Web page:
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BBC: ‘What Made Maddy Run’.

Hey there! We’ve made it through another week, and you know what? This weekend is one of my favorite times here in Austin: it’s the Austin Film Festival and Writer’s Conference! I am volunteering this weekend, and it’s just a great time to see some of the best writers and creators come together and make cool things happen. I’m in need of inspiration, so this is coming at the right (write) time!

It’s also supposed to be a little chilly – FINALLY – this weekend (like, in the low 50s), even though it will warm back up next week. I’ll take what I can get; I am so tired of having my air conditioning running.

But, I’ve got a really fantastic, important book to discuss this week: “What Made Maddy Run: The Secret Struggles and Tragic Death of an All-American Teen” by Kate Fagan. Here is the official description from Amazon:

From noted ESPN commentator and journalist Kate Fagan, the heartbreaking and vital story of college athlete Madison Holleran, whose death by suicide rocked the University of Pennsylvania campus and whose life reveals with haunting detail and uncommon understanding the struggle of young people suffering from mental illness today. 

If you scrolled through the Instagram feed of 19-year-old Maddy Holleran, you would see a perfect life: a freshman at an Ivy League school, recruited for the track team, who was also beautiful, popular, and fiercely intelligent. This was a girl who succeeded at everything she tried, and who was only getting started. 

But when Maddy began her long-awaited college career, her parents noticed something changed. Previously indefatigable Maddy became withdrawn, and her thoughts centered on how she could change her life. In spite of thousands of hours of practice and study, she contemplated transferring from the school that had once been her dream. When Maddy’s dad, Jim, dropped her off for the first day of spring semester, she held him a second longer than usual. That would be the last time Jim would see his daughter.

WHAT MADE MADDY RUN began as a piece that Kate Fagan, a columnist for espnW, wrote about Maddy’s life. What started as a profile of a successful young athlete whose life ended in suicide became so much larger when Fagan started to hear from other college athletes also struggling with mental illness. This is the story of Maddy Holleran’s life, and her struggle with depression, which also reveals the mounting pressures young people, and college athletes in particular, face to be perfect, especially in an age of relentless connectivity and social media saturation.

I added this book to my reading list after seeing Kate Fagan on an episode of “The Daily Show”. The book sounded fascinating, although heartbreaking. I was able to get the book just a few weeks later, and I immediately did something I probably shouldn’t have: I looked up Madison Holleran on Instagram.

And there she was: a seemingly perfect college athlete, a woman I likely would have thought had her life – a beautiful life – all tied together. But obviously that’s not entirely true. And now, her public Instagram profile serves as a bit of a time capsule – even the picture she posted in the last moments of her life is there – neatly filtered and edited.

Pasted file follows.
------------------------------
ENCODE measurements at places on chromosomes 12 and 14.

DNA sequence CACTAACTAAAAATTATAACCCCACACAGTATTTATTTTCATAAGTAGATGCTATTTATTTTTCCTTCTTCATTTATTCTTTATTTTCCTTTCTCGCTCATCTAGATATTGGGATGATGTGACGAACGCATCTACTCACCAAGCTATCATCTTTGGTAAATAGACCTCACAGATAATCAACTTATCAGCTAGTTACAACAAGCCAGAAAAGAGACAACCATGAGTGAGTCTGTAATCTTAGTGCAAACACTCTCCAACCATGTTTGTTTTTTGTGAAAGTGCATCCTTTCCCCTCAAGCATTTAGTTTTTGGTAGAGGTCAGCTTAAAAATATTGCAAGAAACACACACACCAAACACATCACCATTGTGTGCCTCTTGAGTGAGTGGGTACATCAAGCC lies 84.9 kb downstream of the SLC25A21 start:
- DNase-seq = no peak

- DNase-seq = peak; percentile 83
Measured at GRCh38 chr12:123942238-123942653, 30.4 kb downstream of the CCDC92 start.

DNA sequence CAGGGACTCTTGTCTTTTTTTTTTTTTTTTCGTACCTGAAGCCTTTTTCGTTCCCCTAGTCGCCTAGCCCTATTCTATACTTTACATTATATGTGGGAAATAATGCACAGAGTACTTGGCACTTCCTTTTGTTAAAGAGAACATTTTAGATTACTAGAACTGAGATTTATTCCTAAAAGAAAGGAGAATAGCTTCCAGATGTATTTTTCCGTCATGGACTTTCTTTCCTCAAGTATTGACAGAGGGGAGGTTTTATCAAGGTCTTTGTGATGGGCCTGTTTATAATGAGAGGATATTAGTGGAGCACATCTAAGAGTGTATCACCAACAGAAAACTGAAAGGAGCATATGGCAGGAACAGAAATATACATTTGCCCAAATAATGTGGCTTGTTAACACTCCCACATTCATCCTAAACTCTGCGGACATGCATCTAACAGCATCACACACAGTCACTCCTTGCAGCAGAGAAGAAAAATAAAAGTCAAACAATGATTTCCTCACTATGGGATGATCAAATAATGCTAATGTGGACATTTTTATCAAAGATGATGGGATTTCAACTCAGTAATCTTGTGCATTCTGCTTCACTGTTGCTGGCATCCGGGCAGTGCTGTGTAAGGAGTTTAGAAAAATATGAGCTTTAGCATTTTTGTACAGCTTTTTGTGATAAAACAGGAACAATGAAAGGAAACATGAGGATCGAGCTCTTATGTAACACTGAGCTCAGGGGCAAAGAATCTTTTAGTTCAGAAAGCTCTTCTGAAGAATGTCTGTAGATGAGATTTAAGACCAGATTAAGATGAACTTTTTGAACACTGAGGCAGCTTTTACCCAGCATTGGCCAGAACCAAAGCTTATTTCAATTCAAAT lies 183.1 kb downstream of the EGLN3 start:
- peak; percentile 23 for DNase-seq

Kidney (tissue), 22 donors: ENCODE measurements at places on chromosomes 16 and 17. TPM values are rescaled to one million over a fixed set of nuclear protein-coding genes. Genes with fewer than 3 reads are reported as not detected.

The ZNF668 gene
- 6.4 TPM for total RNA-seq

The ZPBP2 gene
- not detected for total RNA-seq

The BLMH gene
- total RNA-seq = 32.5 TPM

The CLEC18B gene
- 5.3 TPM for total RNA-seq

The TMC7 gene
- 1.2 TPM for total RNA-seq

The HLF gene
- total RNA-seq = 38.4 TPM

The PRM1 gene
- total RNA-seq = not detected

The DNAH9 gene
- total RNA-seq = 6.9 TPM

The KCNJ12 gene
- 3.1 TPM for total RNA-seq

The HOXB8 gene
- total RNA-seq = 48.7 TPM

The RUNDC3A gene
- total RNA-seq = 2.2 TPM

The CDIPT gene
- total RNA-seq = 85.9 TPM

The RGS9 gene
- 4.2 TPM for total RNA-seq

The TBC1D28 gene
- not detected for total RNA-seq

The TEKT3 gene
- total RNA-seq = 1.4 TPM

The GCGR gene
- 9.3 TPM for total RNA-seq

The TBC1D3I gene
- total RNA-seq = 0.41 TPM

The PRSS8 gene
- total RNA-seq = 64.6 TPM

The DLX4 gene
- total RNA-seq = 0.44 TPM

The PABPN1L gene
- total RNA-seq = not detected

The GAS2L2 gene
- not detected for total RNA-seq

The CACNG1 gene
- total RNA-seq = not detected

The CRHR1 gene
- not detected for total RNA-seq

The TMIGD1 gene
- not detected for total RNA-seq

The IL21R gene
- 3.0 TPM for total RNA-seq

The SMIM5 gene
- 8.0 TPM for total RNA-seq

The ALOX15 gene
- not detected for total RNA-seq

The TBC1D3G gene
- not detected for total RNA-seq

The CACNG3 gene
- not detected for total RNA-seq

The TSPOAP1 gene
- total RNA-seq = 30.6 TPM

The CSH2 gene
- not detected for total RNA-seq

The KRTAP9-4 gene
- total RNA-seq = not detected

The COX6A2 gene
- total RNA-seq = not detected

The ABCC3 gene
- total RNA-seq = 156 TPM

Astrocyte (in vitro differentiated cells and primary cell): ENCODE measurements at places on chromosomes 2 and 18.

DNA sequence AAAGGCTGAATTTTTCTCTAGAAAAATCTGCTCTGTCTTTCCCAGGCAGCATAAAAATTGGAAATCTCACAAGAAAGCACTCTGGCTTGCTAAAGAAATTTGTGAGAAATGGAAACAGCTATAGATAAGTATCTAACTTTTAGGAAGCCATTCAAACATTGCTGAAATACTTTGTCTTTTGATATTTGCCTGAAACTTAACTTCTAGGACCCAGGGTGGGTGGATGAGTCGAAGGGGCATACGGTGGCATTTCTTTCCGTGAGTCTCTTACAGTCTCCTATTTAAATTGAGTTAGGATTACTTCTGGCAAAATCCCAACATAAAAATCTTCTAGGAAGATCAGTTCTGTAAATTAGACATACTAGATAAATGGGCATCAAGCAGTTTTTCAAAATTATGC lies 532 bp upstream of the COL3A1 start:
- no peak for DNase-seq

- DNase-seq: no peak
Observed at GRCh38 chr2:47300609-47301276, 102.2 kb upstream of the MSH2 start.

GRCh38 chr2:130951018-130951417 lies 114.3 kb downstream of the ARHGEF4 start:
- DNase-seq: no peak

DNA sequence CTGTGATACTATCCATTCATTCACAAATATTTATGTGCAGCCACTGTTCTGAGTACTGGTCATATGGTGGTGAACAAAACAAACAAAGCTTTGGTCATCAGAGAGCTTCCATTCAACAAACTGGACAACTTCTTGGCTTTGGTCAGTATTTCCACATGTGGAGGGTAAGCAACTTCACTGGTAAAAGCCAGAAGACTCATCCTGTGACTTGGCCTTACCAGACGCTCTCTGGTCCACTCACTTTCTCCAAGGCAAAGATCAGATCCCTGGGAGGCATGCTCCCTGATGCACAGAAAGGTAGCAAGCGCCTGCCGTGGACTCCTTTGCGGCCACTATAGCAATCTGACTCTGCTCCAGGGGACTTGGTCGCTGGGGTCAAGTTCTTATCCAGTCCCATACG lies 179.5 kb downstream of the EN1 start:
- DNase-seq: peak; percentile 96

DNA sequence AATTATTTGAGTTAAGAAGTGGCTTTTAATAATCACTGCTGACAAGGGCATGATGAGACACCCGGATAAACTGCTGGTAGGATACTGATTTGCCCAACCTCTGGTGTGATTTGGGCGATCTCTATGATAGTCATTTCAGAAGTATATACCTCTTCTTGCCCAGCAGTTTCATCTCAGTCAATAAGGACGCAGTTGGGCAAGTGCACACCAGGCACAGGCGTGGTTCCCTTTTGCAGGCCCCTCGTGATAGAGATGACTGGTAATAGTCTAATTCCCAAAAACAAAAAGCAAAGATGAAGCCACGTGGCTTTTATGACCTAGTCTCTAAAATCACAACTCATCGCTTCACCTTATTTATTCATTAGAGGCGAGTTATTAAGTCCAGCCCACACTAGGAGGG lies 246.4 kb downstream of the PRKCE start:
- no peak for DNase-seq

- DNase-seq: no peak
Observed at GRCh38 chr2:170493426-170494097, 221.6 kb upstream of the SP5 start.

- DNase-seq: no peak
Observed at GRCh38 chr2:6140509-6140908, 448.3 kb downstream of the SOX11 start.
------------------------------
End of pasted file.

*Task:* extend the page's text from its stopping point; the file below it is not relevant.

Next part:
We’re all guilty of it: we put things into the public that we are only OK with people knowing. When I was reading this book, I blamed this on social media. But, once I was finished with the book, I went back and read some of Fagan’s earlier work and she made a great point: humans have been editing their outward “look” for years – even when we’d write letters to each other, we would only mention the things we wanted people to know.

Remember AOL messenger? It’s going away this December, but I know I made myself look different online – even through AOL. I would put away messages alluding that I was out, partying, leaving my computer idle for days, when in reality I was sitting in my dorm room watching “Sex and the City”.

Of course, Maddy Holleran was going through much more than a social struggle. She was suffering from a mental illness, and was really feeling the pressures of college, on top of being a sought-after athlete. Here are some of the lines from the book I took note of:

  • Many coaches believe these moments are forks in the road, and that choosing to push through the pain – in whatever form that pain comes – is what creates champions.
  • …the more polished and put-together someone seems – everything lovely and beautiful and just as it should be – perhaps the more likely something vital is falling apart just offscreen.
  • Comparing your everyday existence to someone else’s highlight reel is dangerous for both of you.
  • Digital life, and social media at its most complex, is an interweaving of public and private personas, a blending and splintering of identities unlike anything other generations have experienced.
  • And nothing turns enjoyment into dread faster than obligation.

I’ll be honest, there were times I felt sick while reading this book. Partially because I knew what was coming and I had mixed feelings about reading it, and partially because I found a lot of myself in Maddy – and that’s scary.